11. 11. 4c. Consultation Process •  Dozens of small villages in both project areas – primarily small scale agriculture, sago palm harvesting, hunting & fishing •  Loosely organized through district & regency governments •  In June 2008 met with local governments and held village meetings in conjunction with local NGOs and met with dewan adat (tribal council) •  “Oxygen” project Village meeting in Bagusa, Mamberamo, June Meeting with regency & district government officials and 2008 village elders in Mimika, June 2008 11
  12. 12. 4c. Consultation Process •  Initial feedback at all levels of was positive •  Written letter of support from head of dewan adat in Mamberamo •  However, questions remain regarding community development aspirations, project activities and socio-economic considerations Receiving letter from head of dewan adat in Casanoyagia, Mamberamo, June 2008 relevant to project design and implementation •  Free, Prior & Informed Consent crucial to ensure successful project and social & environmental outcomes 12
  13. 13. 4c. Consultation Process •  Free, Prior & Informed Consent o  Limited guidance & standards o  Work with best experts with field experience in community engagement for forestry in Papua and Indonesia o  Intention to provide full information about the project and potential outcomes & risks o  Decisions and debate at the community level to accept or reject the project •  Help shape the objectives and management plan for the Papua Carbon Foundation •  Further establish channels of communication between impacted communities and government 13
  14. 14. 4d. Link to National Strategies •  Indonesia is extremely active in REDD o  More than 20 REDD projects in development in the country o  Participant in the UN-REDD Programme and the World Bank Forest Carbon Partnership Facility o  Bilateral agreements with Germany (Forest and Climate Change Program) and Australia (Forest Carbon Partnership) o  Governors of Aceh & Papua (and several Brazilian states) have signed an MOU with US governors for inclusion of REDD credits in emerging carbon schemes •  Unclear how these activities will interact on a technical level (i.e. carbon accounting) •  However, biggest questions now are legal and financial o  Draft national legislation issued in mid-2008 and national government is now working to revise and finalize legislation – June 2009 14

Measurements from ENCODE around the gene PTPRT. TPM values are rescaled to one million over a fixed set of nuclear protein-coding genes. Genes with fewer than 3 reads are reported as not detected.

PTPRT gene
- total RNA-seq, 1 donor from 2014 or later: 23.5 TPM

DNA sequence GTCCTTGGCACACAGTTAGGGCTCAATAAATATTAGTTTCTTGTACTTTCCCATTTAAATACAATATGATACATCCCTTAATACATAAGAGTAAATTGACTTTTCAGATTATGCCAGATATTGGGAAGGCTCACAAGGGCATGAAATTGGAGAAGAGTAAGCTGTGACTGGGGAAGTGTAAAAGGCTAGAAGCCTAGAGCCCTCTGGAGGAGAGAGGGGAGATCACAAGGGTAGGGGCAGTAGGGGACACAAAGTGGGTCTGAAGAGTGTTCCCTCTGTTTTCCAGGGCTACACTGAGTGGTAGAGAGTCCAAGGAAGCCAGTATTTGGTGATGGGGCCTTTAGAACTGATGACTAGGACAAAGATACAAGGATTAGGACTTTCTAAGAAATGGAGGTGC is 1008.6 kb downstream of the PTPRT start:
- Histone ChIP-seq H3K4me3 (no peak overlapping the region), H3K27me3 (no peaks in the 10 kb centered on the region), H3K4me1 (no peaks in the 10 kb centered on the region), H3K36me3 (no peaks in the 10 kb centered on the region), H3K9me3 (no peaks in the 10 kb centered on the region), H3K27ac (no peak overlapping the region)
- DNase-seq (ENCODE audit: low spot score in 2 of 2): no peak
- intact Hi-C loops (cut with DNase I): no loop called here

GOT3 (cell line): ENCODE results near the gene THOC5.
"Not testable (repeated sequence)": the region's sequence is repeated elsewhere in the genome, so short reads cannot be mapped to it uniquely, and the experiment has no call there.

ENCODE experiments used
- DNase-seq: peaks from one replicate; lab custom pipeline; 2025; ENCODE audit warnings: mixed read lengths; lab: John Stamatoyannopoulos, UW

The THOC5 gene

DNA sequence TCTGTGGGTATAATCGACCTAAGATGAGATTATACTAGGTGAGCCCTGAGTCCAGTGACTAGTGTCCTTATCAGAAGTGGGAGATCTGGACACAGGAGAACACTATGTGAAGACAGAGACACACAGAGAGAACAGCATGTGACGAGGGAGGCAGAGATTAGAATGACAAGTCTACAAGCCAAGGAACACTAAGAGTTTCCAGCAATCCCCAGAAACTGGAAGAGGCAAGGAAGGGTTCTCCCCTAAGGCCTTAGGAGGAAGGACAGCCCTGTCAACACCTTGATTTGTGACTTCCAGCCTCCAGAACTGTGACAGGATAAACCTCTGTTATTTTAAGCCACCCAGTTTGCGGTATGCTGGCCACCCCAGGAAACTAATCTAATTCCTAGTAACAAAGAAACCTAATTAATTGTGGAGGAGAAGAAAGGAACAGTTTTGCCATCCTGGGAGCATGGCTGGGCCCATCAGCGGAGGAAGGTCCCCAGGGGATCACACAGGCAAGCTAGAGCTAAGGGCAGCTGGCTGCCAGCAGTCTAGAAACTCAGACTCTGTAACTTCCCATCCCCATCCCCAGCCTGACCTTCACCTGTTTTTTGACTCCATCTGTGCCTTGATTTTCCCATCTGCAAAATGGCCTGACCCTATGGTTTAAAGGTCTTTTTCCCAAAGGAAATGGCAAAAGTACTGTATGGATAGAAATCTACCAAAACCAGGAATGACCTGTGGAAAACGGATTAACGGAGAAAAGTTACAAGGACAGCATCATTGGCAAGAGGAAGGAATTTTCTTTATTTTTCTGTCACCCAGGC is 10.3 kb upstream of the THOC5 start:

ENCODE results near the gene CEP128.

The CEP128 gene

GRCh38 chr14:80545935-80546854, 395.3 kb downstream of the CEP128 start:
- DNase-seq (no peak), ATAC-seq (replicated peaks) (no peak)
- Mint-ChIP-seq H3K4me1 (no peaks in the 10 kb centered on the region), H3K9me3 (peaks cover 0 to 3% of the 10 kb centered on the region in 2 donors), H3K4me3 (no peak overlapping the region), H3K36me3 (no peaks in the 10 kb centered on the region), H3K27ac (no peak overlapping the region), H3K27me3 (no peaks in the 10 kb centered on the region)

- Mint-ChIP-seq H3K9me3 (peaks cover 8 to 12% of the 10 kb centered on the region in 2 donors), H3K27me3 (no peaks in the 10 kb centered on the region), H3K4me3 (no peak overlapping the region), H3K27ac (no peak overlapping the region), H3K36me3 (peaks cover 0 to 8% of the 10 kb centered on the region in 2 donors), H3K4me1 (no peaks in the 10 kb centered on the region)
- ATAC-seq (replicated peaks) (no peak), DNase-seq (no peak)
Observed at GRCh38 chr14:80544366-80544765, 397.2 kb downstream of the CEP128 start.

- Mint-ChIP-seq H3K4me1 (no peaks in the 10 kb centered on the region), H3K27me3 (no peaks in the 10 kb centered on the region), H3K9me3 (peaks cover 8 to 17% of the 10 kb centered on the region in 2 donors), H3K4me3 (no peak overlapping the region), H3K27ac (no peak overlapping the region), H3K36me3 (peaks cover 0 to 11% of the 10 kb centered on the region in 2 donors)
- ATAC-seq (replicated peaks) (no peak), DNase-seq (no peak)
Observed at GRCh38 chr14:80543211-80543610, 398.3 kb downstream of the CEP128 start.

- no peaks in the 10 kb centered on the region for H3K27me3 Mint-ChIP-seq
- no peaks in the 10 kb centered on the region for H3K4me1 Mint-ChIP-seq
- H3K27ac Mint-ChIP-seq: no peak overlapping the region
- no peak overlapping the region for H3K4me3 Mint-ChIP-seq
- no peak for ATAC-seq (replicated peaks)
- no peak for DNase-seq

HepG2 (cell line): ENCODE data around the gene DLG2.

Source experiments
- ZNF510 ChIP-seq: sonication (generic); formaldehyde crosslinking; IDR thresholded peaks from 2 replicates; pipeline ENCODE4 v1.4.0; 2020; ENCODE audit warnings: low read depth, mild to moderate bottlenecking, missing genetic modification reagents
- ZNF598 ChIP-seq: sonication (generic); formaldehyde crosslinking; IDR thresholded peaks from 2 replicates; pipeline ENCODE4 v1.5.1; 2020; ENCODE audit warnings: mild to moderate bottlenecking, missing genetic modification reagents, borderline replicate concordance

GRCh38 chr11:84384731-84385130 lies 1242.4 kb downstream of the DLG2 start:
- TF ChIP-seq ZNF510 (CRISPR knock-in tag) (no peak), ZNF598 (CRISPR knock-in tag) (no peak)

15. 15. 4e. Distribution of Benefits •  Beneficiaries at village, district, province and national level •  Private investment necessitates returns •  Primary distribution channel is the Papua Carbon Foundation o  annual disbursements to fund community development and forest protection activities – determined by FPIC process o  Advisory Board comprising representatives of community stakeholders and relevant experts •  Remaining revenue: government, investors & project managers New Forests & Emerald Planet staff with provincial Forestry Department staff and government officials in 15 Mamberamo, June 2008
  16. 16. 4f. Project Financing •  New Forests represents private investors interested in financial and environmental returns •  Skilled in monetizing environmental assets associated with forestry investment •  Well aligned with Papua’s objectives and project parameters •  Returns delivered through credit sales over time Managing Directors of New Forests and Emerald Planet meeting with Governor Suebu, May 2008 c •  Upfront costs shared among project partners •  Long-term commitment to sustainable resource use in Indonesia 16
  17. 17. 5. Lessons Learned •  Projects in areas with low rates of deforestation have high hurdle to establish evidence-based baselines •  Area, such as Papua, where this is limited data availability make this even harder •  Legal uncertainty for REDD projects outside national-level demonstration activities – right to transact credits? •  Also face technical uncertainty – project vs. national level baselines? •  FPIC is time consuming and requires dedicated resources – lack of standardized guidance Difficult to get early project financing where there is no established legal & methodological frameworks 17
  18. 18. 6. Conclusions •  Private investment can play pivotal role in more challenging REDD areas that attract less public & multilateral funding •  Will take on the risks as long as there is some certainty on fundamental issues: o  Legal right to transact in carbon o  Legal arrangements for revenue sharing among government agencies/levels o  Legal recognition of project activities within national-level activities •  Donor / grant / multilateral finance remains important for information Arial view of Mimika site, June 2008 gathering, data analysis and FPIC/ community engagement 18